CatusStarbright
Badges: 22
Rep:
?
#1
Report Thread starter 4 years ago
#1
I am taking French at A2 this year, and I was wondering if anyone had any tips on how I can really aim for the top grades.

I got a B at AS (1 mark from an A!), but I really need to get an A in my A Level to get into the unis I'm applying for (except my ABB insurance choice).

All advice appreciated
1
reply
Anna Schoon
Badges: 13
Rep:
?
#2
Report 4 years ago
#2
(Original post by CatusStarbright)
I am taking French at A2 this year, and I was wondering if anyone had any tips on how I can really aim for the top grades.

I got a B at AS (1 mark from an A!), but I really need to get an A in my A Level to get into the unis I'm applying for (except my ABB insurance choice).

All advice appreciated
For a top grade at A level you need to demonstrate a good grasp of grammar and a wide range of vocabulary.

Grammar:

Use a wide range of tenses in all your work (oral and written) - particularly tenses where the use in English and French is different such as:
- si clauses
- tenses with depuis
- tenses in reported speech
- the subjunctive
- the "hidden" future (after expressions of time)

Also:
- use the more advanced pronouns correctly. These include the personal pronouns y and en; relative pronouns like ce qui / ce que; dont; demonstrative pronouns celui/celle/ceux/celles.

- use negative structures with your verbs - not just ne...pas , but particularly using rien, jamais, personne, aucun as these are trickier.

- use the more difficult adjectives and adverbs like meilleur / mieux; mauvais / mal.- try and use inversions correctly - either ask rhetorical questions, or use conjunctions like à peine which trigger an inversion.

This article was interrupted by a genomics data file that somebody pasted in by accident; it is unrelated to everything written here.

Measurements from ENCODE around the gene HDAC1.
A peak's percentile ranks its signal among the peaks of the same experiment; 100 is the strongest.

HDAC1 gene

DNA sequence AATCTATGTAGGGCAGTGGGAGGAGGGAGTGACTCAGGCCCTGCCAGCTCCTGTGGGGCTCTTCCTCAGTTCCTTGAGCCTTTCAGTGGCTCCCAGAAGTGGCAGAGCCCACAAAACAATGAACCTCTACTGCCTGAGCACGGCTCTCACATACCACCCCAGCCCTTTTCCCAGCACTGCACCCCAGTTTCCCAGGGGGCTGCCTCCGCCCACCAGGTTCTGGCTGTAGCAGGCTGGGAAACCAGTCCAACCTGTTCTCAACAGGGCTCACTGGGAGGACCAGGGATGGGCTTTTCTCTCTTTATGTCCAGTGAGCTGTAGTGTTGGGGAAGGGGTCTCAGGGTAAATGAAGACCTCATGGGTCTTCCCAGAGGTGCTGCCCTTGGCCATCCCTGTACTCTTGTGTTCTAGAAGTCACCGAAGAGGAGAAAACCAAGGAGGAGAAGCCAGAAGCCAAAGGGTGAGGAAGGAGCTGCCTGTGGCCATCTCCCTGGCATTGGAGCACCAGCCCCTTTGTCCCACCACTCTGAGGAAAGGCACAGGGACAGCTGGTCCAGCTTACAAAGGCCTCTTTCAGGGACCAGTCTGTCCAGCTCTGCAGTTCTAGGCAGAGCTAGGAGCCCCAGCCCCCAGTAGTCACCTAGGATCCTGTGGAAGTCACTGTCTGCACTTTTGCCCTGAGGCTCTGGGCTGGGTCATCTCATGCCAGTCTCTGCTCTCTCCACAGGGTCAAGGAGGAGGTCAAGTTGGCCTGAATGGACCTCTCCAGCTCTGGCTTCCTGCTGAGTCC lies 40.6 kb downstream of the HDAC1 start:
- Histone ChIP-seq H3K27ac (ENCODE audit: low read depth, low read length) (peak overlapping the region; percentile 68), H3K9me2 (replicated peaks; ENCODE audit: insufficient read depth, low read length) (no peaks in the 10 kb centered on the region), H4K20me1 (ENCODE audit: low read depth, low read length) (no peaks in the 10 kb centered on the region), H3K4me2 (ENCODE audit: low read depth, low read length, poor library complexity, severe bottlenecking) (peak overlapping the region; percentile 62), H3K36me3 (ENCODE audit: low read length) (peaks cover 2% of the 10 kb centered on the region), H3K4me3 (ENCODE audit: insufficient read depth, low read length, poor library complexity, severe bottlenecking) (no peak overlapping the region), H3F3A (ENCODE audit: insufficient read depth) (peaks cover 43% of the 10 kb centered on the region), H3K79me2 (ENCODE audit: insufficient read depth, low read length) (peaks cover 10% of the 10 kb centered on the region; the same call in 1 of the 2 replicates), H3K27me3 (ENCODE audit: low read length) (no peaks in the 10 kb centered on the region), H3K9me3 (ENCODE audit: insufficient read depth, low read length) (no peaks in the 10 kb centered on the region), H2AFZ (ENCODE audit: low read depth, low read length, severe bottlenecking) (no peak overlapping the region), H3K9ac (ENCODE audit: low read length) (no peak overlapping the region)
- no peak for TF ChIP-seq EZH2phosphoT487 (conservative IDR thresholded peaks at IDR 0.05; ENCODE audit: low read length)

- use the passive voice.

And try and make your work as accurate as you can: check your agreements of adjectives and past participles (watch out for preceding direct objects); check your verb conjugations; make sure you've got your use of gender for any one noun at least consistent throughout your essay; use du, de la, des and de correctly; make sure you do your reflexive verbs right.

For grammar practice I always recommend this book which has really good explanations and a huge amount of exercises. The answer section is particularly good as it has further explanations and links back to the main text so that, if you've made a mistake, you can work out whereyou went wrong.http://www.amazon.co.uk/French-Gramm.../dp/095706120X

Vocabulary:

Make sure you know your topic-related specialist vocabulary, that is really important.

On top of that, you need to use a range of connectives (eg tout d'abord, par conséquent, etc.) to link your ideas together. Try not to repeat the same expressions all the time (things like il y a; c'est une bonne/mauvaise idée; un grand problème). Examiners are also looking for good idiomatic use of the language so you need to a good lot of idiomatic expressions to use appropriately for the context you're in.

Best book for this: Mot à mot: https://www.amazon.co.uk/Mot-Fifth-A.../dp/1444110004

Other general comments

Your oral exam is important and you need to get as much practice speaking French as you possibly can. If your school has a French assistant, use him/her! It's a great help if you can organise a daily session with classmates by, for example, agreeing you will speak only French together over lunch every day. Even at 15 minutes a day, that's over an hour a week extra practice!

Try to get as much "contact time" with the language as you can. French films are wonderful for this; but you can also switch your social media language settings to French, watch lots of French YouTube videos, make a cake from a French cookery book, etc. The possibilities are pretty endless and the internet is a fantastic resource.

Bon courage! and let us know how you get on.
6
reply
CatusStarbright
Badges: 22
Rep:
?
#3